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What is GVP and How Do Voice Apps Work

The Genesys Voice Platform (GVP) is a VoiceXML-based media server for network service providers and enterprise customers.

What is GVP?

At the most basic level, Genesys Voice Platform (GVP) is Interactive Voice Response software (soft IVR). At a more complex level, GVP is a software suite that integrates a combination of call processing, reporting, management, and application servers with Voice over IP (VoIP) networks, to deliver web-driven dialog and call control services to callers.

Using features such as Automatic Speech Recognition (ASR) and Text-to-Speech (TTS), GVP provides a cost-effective way to implement automated voice interactions from customers calling your contact center. At the technology level, GVP is a collection of software components that complement and work with other Genesys products in order to provide a complete voice self-service solution.

Notes:

Whereas GVP is commonly used in enterprise self-service environments, many other applications of GVP —including those outside of the contact center—are possible.

A machine on which GVP components are installed is also referred to as a GVP Server in other places in this Help system.

Use Case

An example flow for a GVP voice self-service application is presented below:

  • A customer calling into an IVR would get Prompts / Announcements with a Welcome message. These prompts could be specific to a region based on incoming DNIS number or customized based on user options, such as a prompt to select a language.
  • The applications could have business control logic allowing Business users to define open and close hours, set emergency announcements and flags, define special days, and so on. These options could be defined within Genesys Administrator or Genesys Rules System.
  • The application can have the capability to collect user input with multiple options and repeatability to handle no input / no match capabilities.
  • Once the application gets the user input, such as account numnber, this information can be verified against back office applications or can have the capability to pull data from a Conversation Manager Solution
  • Customer information retrieved can be attached to the interaction as user data and could be used for Customer Segmentation and thereby determine how a particular customer would be managed within the self-service
  • The application can provide self-service with Voice Recognition options and DTMF options in menus.
  • The application can be configured to allow users to opt out of the self-service by default or within the predefined flow of the application.
  • When users opt out of the IVR, they could be routed to an external source or to an Agent based on the environment as defined above. For example, customers could make a choice to get routed to “Last Called Agent” or be routed to any Agent by pressing repetitive “0”.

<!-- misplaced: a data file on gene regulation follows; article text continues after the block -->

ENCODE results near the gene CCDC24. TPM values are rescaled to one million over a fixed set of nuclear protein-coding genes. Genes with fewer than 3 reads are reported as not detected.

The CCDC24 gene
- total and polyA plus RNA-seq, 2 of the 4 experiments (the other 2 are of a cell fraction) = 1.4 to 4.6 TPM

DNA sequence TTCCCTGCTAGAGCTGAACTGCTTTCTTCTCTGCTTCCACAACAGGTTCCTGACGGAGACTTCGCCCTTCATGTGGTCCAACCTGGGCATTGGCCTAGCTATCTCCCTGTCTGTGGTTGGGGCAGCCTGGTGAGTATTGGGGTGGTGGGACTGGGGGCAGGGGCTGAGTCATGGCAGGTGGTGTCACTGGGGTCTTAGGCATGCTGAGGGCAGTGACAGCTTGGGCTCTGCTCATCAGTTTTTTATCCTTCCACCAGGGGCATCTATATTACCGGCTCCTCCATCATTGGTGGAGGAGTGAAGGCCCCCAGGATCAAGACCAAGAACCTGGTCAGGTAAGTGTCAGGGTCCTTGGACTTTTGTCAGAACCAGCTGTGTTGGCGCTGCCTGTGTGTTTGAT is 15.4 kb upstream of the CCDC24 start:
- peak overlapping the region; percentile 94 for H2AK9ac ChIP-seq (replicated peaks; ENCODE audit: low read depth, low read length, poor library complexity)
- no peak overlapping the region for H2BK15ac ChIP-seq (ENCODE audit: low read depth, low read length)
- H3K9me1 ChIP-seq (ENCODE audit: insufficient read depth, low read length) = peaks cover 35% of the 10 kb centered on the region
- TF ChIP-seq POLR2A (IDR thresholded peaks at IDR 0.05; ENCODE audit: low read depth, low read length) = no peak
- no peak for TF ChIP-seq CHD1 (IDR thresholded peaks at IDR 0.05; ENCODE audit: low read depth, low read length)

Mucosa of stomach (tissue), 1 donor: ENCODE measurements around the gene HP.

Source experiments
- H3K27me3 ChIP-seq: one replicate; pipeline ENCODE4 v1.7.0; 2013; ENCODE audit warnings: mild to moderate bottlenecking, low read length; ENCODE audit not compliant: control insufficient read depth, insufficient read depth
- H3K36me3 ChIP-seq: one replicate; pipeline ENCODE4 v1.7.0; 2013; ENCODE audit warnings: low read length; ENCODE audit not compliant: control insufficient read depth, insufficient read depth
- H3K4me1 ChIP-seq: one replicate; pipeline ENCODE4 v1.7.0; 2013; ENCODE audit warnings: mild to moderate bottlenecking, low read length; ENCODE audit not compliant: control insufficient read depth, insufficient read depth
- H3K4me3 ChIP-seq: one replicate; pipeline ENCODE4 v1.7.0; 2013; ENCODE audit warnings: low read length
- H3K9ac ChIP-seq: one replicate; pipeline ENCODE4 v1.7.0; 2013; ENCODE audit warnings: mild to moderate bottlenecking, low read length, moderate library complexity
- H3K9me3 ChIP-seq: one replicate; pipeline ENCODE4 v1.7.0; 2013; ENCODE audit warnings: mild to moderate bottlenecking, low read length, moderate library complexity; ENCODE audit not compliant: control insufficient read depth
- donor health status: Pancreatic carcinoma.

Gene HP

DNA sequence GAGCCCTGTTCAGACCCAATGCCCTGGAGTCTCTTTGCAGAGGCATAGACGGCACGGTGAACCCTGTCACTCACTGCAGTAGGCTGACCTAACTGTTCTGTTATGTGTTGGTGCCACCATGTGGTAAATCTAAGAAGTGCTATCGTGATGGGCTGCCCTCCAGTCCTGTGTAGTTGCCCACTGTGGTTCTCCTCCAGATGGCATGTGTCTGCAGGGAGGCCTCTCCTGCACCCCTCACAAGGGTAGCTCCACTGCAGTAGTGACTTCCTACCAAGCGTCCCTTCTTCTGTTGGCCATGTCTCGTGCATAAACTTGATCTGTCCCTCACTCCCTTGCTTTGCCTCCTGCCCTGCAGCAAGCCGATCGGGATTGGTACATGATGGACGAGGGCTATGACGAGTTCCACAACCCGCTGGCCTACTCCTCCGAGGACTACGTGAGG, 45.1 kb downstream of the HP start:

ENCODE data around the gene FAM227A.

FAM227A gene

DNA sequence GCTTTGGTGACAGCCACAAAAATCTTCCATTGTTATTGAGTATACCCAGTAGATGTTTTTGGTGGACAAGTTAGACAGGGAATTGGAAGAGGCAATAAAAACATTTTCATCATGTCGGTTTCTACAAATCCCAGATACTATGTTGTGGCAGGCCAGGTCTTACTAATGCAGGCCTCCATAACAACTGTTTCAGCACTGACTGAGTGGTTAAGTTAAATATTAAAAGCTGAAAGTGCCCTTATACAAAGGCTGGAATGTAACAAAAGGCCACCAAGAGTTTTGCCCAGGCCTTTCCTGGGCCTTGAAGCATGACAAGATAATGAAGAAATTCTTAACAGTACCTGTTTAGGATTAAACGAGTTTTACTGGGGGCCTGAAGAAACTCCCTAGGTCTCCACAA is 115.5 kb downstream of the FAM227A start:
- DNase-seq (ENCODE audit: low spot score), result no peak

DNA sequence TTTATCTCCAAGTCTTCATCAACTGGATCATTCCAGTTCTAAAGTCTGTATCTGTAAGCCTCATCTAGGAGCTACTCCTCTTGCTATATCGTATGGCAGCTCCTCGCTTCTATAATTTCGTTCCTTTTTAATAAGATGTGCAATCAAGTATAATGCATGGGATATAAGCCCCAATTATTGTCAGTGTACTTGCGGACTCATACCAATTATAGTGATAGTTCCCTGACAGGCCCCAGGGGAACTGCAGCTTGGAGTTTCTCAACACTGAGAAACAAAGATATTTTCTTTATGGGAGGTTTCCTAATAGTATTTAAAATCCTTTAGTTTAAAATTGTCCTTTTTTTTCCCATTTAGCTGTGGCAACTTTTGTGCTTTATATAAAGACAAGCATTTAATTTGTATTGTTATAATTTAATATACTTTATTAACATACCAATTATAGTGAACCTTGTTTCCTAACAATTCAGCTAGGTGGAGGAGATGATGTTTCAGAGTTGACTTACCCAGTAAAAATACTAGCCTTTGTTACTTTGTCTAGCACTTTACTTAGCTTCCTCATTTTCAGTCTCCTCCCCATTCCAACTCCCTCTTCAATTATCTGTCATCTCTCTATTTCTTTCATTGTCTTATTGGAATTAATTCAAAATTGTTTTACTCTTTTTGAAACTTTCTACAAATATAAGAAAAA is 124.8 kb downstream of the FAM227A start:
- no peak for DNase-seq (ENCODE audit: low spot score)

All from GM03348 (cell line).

• Customers can have defined activities across the flow of the self-service and also be able to set milestones to define success/failure criteria within each segment of the flow.

How Do Voice Applications Work?

Just as one uses HTML to create visual applications, VoiceXML is a mark-up language one uses to create voice applications. With a traditional web page, a web browser will make a request to a web server, which in turn will send an HTML document to the browser to be displayed visually to the user. With a voice application, it's the VoiceXML interpreter that sends the request to the web server, which will return a VoiceXML document to be presented as a voice application via a telephone. What makes VoiceXML so powerful is that all of the most popular tools for making web pages are available for making voice applications. Developers can use technologies they are already familiar with such as JavaScript, JSP and ASP.NET/C# to generate exciting new voice applications.

The "Big Picture"

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Composer is a fully featured VXML application development tool. Users can develop, debug and test their applications in its Integrated Development Environment (IDE) that provides developer-friendly features to test and debug VXML applications and server side web pages. Once the application is ready, it can be exported or manually deployed using an exported package onto an application server/web server like Tomcat or Microsoft IIS. Once deployed, GVP can access the voice application’s VXML pages and any server side pages (JSP/ASP.NET) using HTTP.

When a call comes in to GVP, GVP determines the location of the VXML application through its provisioning data. It then fetches VXML page(s) and uses its VXML engine to execute them. The results are played back to the caller on his/her phone. Any server side pages that access databases or web services or other server side pages are executed on the application server/ web server through server side constructs implemented by Composer.

During development, Composer can use its bundled Tomcat or a local installation of Microsoft IIS as the web server and make test calls to the application right through GVP from within the IDE. This feature provides a quick way to test applications by removing the need to of deploy applications to another server and then point GVP to that location.

Once the application is deployed in production, Composer is no longer in the picture. The application is usually deployed on its own dedicated web server and application server from where it is accessed by GVP. The web/application server provides access to all pages and scripts that make up the application and executes any server side pages of the application.

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This page was last modified on November 30, 2018, at 10:46.